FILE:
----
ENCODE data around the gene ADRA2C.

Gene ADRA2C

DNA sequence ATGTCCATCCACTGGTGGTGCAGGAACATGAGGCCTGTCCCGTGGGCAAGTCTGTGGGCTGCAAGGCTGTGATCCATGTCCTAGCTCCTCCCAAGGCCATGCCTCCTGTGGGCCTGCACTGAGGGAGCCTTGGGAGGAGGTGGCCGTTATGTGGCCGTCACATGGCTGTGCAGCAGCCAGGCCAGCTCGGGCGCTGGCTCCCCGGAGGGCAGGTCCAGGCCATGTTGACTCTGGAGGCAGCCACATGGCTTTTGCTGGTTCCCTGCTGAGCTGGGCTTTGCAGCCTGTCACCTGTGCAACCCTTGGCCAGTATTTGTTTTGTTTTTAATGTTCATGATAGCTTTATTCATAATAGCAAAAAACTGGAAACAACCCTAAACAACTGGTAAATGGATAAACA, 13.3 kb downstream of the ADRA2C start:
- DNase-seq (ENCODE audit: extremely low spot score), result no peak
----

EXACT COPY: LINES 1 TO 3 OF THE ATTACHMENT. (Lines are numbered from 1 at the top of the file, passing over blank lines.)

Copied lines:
ENCODE data around the gene ADRA2C.

Gene ADRA2C

DNA sequence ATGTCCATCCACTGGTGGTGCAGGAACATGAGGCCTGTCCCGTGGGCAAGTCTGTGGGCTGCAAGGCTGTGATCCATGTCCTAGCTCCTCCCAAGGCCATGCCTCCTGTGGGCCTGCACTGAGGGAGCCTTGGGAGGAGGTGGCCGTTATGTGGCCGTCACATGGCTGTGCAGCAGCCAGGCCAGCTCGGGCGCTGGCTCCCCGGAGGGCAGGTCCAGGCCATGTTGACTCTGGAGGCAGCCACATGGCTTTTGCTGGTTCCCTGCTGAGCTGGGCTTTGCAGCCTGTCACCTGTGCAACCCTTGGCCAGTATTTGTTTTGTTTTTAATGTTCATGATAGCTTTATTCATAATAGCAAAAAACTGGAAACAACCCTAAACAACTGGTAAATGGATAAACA, 13.3 kb downstream of the ADRA2C start: